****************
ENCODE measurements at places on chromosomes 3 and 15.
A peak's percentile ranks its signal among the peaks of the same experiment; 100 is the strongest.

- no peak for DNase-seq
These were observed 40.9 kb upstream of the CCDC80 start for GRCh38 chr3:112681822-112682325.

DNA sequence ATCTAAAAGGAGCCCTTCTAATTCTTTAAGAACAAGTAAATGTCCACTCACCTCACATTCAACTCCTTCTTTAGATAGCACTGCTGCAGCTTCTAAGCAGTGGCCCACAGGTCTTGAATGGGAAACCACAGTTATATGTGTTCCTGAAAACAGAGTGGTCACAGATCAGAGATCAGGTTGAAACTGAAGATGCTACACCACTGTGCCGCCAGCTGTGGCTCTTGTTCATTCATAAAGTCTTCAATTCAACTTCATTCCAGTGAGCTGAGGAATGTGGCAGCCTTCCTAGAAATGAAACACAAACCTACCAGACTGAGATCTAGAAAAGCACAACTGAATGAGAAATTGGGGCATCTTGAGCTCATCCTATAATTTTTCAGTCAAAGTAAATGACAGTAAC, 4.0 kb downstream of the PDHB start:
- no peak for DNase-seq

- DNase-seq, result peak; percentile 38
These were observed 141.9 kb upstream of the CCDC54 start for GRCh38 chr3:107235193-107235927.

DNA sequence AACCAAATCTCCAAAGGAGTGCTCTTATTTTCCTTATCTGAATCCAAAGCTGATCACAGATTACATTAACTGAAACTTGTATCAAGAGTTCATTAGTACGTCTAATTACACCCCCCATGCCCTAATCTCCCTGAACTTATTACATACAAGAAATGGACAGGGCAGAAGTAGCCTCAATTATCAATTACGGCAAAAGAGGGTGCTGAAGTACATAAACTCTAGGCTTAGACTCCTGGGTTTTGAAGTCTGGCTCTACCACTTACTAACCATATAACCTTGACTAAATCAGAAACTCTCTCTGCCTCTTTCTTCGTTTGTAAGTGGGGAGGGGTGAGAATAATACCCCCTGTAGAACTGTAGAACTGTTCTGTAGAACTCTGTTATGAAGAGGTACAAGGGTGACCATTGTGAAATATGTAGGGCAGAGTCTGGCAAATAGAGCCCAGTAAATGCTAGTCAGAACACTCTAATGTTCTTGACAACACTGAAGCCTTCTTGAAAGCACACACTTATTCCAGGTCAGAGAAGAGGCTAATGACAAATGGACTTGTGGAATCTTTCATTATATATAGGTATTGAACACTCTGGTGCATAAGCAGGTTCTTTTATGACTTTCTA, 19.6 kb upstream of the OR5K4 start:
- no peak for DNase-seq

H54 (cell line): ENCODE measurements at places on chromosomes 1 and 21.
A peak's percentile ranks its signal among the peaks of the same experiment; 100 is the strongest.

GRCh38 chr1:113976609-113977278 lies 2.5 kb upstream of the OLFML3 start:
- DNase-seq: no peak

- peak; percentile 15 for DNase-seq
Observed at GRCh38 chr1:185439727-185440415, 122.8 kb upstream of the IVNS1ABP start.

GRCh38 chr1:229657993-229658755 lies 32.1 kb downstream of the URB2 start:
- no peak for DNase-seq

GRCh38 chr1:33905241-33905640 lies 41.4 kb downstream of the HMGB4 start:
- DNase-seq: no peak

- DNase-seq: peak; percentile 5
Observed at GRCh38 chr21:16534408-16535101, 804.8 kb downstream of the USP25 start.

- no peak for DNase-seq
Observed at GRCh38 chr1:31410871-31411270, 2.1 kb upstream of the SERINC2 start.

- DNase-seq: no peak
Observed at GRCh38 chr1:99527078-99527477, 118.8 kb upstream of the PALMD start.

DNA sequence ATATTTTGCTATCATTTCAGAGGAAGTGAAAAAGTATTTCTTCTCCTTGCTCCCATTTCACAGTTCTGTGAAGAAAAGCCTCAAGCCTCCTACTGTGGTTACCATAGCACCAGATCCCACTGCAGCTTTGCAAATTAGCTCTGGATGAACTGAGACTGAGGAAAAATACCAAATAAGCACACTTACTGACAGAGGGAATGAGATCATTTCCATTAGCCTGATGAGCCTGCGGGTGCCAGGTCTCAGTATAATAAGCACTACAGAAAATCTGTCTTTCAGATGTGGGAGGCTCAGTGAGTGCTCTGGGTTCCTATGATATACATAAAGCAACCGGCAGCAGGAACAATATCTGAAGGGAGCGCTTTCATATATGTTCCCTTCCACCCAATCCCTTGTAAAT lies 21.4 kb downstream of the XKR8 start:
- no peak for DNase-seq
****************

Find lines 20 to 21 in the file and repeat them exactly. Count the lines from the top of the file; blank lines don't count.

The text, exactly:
- DNase-seq: no peak

- DNase-seq: peak; percentile 5